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Here’s what you need to know
Sequoia marked FTX a zero-dollar investment. The venture capital fund’s decision delivers another big blow to the embattled crypto exchange, just after rival Binance withdrew its rescue offer.
Meta announced it will cut over 11,000 jobs. Facebook’s parent company is slashing 13% of its staff amid low growth and falling ad revenue.
Adidas can reinvent Yeezy. The sneaker line might make a return after the Ye break up as the German company says it’s the sole owner of the IP and designs.
Abortion rights won the US midterms. The outcome of various ballot proposals reinforced Americans’ support for women’s right to choose, even in red states.
Hurricane Nicole made landfall in Florida. Officials shut down airports and theme parks, and issued evacuation orders to properties in danger zones, including Donald Trump’s Mar-a-Lago club.
The late Paul Allen’s art collection set a $1.5 billion auction record. Of all the pieces in the Microsoft co-founder’s possession, a Georges Seurat painting fetched the highest price at $149.2 million.
Carbon offsets are making a comeback at COP27. US climate envoy John Kerry announced a plan to create a new platform for carbon credit trading called the “Energy Transition Accelerator.”
Keep up with the latest news about humanity’s future by signing up for our limited email series, Need to Know: COP27.
What to watch for
As Thanksgiving day approaches on Nov. 24, Americans shopping for one of the most elaborate meals of the year will be feeling the impact of decades-high inflation.
The US consumer price index (CPI) soared 8.2% over the last year, and 0.4% in September, topping the 0.3% forecast by economists. But that report did have one bright spot—the prices of some goods are starting to calm the heck down.
As we wait for the Office for National Statistics’ release of October CPI today, we’re taking a look at how the price of five Thanksgiving staples has changed since 2020. Can you guess what item’s (or category of items’) price changes are reflected in this chart?
Hint: Of all the Thanksgiving staples we researched, the items depicted in this chart have witnessed the steepest increase in prices since the pandemic, due to disruptions in the availability of their base ingredients. Get hints, find out the answer, and tackle other mystery charts while you procrastinate on planning Thanksgiving Inflation Feast, if you celebrate.
Thanks for the sweet coat, US dollar!
The strong dollar is making luxury goods much cheaper in Europe than in China and even the US. While currencies are always fluctuating, the dollar’s steep rise is distorting retailer prices dramatically. Investors have been buying up greenbacks as reserves during volatile times, and the US Federal Reserve has kept raising interest rates to slow inflation. Year to date, the euro is down 11% vs. the dollar, while the British pound lost 16%.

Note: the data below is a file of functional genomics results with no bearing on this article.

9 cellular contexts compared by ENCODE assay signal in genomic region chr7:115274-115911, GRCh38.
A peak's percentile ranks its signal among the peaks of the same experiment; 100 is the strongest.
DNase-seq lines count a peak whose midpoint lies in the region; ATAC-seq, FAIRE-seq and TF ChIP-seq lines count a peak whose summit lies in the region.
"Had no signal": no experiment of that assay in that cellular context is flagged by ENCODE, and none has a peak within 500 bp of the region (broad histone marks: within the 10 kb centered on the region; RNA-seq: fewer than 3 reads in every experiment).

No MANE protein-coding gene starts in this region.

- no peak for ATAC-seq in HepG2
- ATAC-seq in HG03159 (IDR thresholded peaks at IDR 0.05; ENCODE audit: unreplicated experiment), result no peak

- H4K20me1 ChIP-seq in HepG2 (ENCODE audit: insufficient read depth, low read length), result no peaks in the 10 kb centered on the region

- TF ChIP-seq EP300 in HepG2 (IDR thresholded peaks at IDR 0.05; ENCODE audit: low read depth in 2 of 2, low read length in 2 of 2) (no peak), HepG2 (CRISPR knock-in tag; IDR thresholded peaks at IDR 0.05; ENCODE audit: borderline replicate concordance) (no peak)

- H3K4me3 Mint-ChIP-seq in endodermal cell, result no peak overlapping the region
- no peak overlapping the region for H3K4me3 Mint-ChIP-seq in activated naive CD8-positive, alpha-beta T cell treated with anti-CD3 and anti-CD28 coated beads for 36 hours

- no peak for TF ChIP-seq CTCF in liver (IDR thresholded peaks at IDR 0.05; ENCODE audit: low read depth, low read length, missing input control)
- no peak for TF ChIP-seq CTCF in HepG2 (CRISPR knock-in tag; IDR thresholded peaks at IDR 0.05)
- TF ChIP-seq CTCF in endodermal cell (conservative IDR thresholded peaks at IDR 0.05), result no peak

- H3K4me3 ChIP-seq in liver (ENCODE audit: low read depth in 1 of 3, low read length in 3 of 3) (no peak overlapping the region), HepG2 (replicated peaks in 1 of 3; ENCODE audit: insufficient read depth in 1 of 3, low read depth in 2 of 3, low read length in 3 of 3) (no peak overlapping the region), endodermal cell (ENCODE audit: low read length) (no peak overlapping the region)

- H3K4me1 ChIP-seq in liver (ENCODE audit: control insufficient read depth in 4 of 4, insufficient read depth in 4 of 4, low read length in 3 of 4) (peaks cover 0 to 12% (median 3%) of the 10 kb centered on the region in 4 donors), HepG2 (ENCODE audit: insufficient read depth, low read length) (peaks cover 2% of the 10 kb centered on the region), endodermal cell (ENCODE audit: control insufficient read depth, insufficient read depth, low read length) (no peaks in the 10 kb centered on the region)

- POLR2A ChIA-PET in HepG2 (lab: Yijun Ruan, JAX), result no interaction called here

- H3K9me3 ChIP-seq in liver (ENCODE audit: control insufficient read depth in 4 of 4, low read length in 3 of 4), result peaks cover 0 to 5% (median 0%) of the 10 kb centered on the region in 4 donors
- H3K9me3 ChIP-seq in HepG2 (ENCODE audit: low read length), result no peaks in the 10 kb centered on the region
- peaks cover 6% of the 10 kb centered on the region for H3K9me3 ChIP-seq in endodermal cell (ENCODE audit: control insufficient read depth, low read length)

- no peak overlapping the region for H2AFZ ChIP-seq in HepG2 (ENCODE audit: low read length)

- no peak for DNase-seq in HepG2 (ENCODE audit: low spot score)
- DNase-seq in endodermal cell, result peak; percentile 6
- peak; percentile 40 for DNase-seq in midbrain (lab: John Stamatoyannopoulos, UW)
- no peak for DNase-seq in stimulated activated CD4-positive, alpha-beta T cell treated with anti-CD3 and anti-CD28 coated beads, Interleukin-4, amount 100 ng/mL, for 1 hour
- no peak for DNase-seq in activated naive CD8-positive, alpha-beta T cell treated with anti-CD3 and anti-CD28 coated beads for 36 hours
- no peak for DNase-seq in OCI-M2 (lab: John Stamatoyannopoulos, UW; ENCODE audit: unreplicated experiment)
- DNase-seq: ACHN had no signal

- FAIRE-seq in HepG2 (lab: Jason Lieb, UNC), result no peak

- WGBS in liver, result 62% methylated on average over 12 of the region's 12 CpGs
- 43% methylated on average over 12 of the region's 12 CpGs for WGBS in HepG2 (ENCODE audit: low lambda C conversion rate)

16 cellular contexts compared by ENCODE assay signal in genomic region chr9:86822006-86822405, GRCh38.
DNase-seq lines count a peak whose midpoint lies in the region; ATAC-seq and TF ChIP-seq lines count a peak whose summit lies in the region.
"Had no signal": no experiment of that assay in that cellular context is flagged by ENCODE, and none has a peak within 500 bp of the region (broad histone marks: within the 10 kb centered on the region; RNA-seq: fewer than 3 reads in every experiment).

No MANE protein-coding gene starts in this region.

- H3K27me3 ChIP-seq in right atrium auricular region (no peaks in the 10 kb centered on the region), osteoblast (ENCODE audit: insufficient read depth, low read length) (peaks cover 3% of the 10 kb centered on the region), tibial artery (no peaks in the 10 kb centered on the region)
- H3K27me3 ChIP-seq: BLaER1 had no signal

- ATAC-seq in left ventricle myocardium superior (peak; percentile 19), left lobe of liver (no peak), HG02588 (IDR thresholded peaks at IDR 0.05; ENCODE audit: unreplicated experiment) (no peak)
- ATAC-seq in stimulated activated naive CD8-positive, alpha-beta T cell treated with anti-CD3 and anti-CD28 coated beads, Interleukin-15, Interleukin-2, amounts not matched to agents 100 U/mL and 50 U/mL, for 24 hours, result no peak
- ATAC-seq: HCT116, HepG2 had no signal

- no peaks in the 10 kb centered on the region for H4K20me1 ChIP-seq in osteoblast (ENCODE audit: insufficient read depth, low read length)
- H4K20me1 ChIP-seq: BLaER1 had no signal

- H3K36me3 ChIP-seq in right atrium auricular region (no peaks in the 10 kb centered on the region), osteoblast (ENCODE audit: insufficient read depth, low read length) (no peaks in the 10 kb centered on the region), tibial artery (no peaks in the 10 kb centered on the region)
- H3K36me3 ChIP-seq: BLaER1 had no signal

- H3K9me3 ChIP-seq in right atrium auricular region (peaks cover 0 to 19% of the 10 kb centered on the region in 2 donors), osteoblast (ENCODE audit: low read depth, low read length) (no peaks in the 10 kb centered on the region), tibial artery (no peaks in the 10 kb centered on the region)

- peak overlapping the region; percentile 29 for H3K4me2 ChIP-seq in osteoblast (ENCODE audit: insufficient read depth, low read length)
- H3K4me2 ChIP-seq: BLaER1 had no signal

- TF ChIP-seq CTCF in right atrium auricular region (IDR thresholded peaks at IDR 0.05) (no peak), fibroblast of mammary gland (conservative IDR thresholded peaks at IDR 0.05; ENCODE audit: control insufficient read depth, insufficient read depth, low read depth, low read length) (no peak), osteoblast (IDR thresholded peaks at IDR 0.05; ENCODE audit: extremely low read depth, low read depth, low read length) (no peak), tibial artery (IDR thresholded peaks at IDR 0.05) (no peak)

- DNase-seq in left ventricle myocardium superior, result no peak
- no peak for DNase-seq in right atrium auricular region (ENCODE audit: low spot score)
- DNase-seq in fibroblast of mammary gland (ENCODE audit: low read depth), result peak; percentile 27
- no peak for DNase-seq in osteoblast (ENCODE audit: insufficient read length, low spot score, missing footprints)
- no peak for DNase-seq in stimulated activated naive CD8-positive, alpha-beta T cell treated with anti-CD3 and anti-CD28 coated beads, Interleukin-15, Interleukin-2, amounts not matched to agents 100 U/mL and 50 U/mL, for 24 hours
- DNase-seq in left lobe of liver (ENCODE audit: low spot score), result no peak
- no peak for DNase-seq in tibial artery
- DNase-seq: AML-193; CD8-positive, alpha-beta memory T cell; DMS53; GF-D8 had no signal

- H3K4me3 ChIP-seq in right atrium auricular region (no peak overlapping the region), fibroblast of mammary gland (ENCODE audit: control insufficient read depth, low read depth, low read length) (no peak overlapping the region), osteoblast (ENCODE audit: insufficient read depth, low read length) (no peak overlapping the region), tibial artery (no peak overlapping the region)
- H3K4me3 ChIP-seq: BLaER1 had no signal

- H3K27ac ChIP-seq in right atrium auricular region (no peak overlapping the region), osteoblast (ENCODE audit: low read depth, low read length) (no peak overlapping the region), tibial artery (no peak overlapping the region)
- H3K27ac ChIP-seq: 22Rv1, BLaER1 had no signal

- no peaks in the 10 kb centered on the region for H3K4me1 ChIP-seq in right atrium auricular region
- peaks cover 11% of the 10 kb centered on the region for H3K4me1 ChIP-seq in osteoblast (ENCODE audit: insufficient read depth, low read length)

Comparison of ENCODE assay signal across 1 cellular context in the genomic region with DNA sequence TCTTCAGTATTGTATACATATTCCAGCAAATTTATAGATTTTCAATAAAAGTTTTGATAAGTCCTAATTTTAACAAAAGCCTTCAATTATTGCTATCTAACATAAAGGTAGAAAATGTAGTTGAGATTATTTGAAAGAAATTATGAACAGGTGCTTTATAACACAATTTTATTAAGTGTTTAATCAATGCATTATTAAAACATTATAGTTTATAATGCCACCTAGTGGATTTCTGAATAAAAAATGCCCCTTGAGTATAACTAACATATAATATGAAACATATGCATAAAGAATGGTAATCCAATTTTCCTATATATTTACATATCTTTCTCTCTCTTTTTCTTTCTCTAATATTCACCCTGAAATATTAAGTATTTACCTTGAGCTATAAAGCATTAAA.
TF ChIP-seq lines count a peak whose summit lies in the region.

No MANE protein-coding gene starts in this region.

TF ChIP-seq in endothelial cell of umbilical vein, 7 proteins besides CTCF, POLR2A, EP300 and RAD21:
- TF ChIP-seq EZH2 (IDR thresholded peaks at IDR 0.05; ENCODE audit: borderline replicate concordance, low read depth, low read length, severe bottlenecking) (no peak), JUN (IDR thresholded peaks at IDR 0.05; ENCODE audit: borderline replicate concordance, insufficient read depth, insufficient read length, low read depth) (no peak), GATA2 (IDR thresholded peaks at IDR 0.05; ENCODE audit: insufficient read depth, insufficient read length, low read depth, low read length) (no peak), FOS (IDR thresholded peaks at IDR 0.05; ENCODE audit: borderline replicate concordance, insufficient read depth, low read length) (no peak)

Humans, not math, are what’s flummoxing brands. If they don’t raise prices in places like Europe, where goods have become unusually cheap, it could train tourist shoppers to always expect a discount. But with high inflation, passing on price increases to customers would be untenable as well.
Cutting prices in the US is not an option for luxury houses either because it could damage companies’ reputations with American customers. So, Europeans, enjoy the unintentional sale while it lasts.
The global economics behind America’s fentanyl problem
As opioids go, fentanyl is cheaper, easier to make and transport, and 30-50 times more powerful than heroin. And while the US struggles with its omnipresence—synthetic opioids were linked to more than 70,000 drug overdose deaths in the US in 2021—fentanyl is much less of an issue in the rest of the world.
Quartz’s Annalisa Merelli explores the economics of the fentanyl supply chain and explains why the law-enforcement approach to opioids has only strengthened their foothold.
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A guy made himself eat a biblical number of rotisserie chickens. The “Philadelphia Chicken Man,” reportedly, did not enjoy consuming 40 birds 40 days in a row.
More creepy crawlies were found in the deep ocean. Among them is a gooey-looking eel and a ravioli-shaped, surprised-looking relative to the anglerfish.
Animal Crossing: New Horizons is now the #1 game sold in Japan. It’s sold over 10.45 million copies—Tom Nook would be proud.
France wants parking lots to soak up more sunshine. A solar panel covering will be mandatory for lots that can park 80 vehicles or more.
One of the oldest sentences known to humankind was written about head lice. A Canaanite comb from 17,000 BCE reads: “May this tusk root out the lice of the hair and the beard!”
Our best wishes for a productive day. Send any news, and comments—may this email root out the lice of the hair and the beard!—to firstname.lastname@example.org. Reader support makes Quartz available to all—become a member. Today’s Daily Brief was brought to you by Tiffany Ap, Ananya Bhattacharya, Sofia Lotto Persio, Julia Malleck, and Susan Howson.